Theatre

Mustard – Review

Mustard

Eva O’Connor has created something beautiful as the playwright and performer in this one-woman show. At a time when I contemplated whether my love of female monologues was waning, Mustard explodes. Reinvigorating a love of storytelling through playwrights who evoke the ability to sit in awe and in love with a character created.

Eva O’Connor introduces us to E. Heartbroken, broken E. E met the man of her dreams. E left the man of her dreams, after he asked her to leave. And, of course, eleven months later when he phones to ask her back, she goes back.

Somehow, we work through the crux of mustard. Mustard which allows E’s hurt and anger to unfold and spill out. Whilst this is a simple story of love lost, what emerges is the reality and complexity of the emotions experienced in the simple stories.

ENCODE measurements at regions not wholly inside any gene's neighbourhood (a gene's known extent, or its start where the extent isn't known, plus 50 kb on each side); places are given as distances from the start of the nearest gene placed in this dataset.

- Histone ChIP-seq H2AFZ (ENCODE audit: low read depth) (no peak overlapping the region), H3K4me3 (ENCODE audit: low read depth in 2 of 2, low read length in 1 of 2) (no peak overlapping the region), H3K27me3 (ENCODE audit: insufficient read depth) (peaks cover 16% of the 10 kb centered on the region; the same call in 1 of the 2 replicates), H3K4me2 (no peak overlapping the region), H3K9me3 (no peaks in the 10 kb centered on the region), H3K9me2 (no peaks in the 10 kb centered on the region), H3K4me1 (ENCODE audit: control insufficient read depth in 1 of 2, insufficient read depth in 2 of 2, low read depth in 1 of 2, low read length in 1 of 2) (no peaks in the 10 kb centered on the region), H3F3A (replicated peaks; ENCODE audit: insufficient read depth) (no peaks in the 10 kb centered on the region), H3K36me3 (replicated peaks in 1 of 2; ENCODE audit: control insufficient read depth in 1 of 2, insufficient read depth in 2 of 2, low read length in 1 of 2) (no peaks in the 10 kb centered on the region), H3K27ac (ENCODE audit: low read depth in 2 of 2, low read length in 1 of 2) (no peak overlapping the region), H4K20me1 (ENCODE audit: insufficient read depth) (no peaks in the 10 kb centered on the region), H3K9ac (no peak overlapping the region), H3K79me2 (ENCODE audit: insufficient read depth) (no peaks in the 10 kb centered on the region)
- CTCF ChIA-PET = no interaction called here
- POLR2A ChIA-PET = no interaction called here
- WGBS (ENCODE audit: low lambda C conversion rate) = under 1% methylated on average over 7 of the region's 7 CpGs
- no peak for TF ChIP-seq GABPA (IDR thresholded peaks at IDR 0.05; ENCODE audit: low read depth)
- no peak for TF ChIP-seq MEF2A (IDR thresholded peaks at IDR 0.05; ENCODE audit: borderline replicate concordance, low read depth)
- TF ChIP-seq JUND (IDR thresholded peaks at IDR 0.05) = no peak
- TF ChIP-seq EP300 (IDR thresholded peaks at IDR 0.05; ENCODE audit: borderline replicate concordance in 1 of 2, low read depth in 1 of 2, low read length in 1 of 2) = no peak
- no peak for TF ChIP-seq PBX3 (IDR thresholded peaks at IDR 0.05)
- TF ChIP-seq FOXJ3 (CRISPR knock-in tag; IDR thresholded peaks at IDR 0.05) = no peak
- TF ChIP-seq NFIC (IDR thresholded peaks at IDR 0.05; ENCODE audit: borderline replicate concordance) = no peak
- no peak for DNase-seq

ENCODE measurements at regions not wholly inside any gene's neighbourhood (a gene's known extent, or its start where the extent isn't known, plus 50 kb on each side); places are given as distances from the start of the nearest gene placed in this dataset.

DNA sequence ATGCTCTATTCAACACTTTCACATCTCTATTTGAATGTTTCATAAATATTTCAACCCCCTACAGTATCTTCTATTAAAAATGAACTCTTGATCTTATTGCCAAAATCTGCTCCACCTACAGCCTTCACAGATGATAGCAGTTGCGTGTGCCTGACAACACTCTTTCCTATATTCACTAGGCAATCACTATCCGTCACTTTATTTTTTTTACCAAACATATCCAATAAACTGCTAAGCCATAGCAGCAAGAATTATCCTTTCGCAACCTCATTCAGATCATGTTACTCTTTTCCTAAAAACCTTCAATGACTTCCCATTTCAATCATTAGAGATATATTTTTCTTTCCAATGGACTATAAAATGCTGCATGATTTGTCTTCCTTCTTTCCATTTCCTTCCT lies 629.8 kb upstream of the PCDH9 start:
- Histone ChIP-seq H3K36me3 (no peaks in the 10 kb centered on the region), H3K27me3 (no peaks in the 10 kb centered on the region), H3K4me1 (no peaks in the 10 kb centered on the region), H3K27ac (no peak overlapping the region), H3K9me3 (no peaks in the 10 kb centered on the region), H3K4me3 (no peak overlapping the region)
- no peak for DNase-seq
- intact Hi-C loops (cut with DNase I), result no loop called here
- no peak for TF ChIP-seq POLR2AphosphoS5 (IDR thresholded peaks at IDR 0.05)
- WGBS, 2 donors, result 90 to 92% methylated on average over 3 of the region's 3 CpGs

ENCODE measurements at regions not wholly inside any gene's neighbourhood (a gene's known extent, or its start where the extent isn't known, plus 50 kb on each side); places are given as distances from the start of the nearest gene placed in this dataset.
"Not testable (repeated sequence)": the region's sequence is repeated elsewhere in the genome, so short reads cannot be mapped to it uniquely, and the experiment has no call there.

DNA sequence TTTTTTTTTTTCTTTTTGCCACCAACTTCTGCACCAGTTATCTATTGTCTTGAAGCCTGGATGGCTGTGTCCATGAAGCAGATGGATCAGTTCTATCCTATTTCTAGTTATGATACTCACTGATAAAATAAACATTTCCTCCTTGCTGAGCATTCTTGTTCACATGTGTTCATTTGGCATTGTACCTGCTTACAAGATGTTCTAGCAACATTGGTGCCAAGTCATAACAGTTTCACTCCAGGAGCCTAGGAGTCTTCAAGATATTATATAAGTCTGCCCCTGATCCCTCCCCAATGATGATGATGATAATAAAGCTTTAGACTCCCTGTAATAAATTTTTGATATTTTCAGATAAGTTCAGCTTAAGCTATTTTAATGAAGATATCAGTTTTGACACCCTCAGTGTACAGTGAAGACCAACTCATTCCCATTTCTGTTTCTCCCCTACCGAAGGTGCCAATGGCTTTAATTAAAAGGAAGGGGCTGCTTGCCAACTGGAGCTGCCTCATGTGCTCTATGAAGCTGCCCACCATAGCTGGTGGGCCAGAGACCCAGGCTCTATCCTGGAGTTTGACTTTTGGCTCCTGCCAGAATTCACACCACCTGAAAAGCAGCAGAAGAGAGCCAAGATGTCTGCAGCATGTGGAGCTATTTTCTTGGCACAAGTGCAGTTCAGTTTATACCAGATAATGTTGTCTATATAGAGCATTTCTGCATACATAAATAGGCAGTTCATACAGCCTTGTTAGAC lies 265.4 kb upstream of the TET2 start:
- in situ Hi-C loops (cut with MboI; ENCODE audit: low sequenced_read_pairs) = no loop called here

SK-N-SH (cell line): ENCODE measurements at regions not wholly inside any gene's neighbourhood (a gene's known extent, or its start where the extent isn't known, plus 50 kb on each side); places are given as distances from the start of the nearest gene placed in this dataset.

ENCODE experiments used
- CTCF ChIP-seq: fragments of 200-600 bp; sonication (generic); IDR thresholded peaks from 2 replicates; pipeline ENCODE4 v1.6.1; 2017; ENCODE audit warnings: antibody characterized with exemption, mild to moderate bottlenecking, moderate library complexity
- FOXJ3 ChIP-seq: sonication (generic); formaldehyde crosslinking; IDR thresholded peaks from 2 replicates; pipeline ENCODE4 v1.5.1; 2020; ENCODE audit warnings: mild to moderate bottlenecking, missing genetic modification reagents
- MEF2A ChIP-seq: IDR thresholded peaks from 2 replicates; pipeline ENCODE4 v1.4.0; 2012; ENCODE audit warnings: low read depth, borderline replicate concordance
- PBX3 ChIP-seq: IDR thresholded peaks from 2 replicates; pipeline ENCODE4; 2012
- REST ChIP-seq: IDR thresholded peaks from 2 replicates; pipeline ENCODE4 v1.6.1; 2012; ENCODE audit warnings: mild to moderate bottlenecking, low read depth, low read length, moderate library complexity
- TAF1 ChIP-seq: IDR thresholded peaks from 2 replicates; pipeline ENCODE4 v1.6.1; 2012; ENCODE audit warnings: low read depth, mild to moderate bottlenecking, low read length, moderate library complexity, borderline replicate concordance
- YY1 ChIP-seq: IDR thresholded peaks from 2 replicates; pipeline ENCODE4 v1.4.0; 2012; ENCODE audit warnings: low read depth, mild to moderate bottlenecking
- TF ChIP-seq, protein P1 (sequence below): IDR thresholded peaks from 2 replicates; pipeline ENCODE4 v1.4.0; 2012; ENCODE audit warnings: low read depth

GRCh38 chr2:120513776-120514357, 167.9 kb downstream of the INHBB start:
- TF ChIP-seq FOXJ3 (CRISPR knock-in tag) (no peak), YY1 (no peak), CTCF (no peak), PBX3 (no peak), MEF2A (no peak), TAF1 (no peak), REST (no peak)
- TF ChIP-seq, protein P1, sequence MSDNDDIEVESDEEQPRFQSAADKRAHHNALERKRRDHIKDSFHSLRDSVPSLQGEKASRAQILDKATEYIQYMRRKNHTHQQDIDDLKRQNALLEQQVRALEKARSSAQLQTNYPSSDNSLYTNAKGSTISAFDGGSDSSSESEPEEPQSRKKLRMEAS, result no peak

From this seemingly simple boy meets girl, the reality of living beyond meeting the man of your dreams. The need to retain a sense of self whilst building a relationship with a person who lives in a different world. Eva O’Connor gently but passionately builds the instability and irrationality which brings this personable character to the point of breakdown.

In the storytelling of Mustard a rhythm is created which takes the audience through this rollercoaster of happiness and distress. The words are at times poetic, with humour, creating an empathy with E. Stumbling through nightclubs, free-wheeling down to a canal, chaotic shopping in supermarkets to satisfy the unquenchable desire for mustard.

O’Connor creates a music behind her words, holding a room which absorbs E’s relationship with mustard unblinkingly. There is a beauty in the language and rhythm of the words chosen. The themes unpicked are vast, creating so much imagery for the audience, making it impossible for the production to be forgotten.

Mustard is at Summerhall as part of the Edinburgh Festival Fringe. You can see the production at 11.30 until Sunday 11th August.

Disclosure: This review is part of media accreditation for the Edinburgh Festival Fringe through the Network of Independent Critics. All views and opinions contained are my own.

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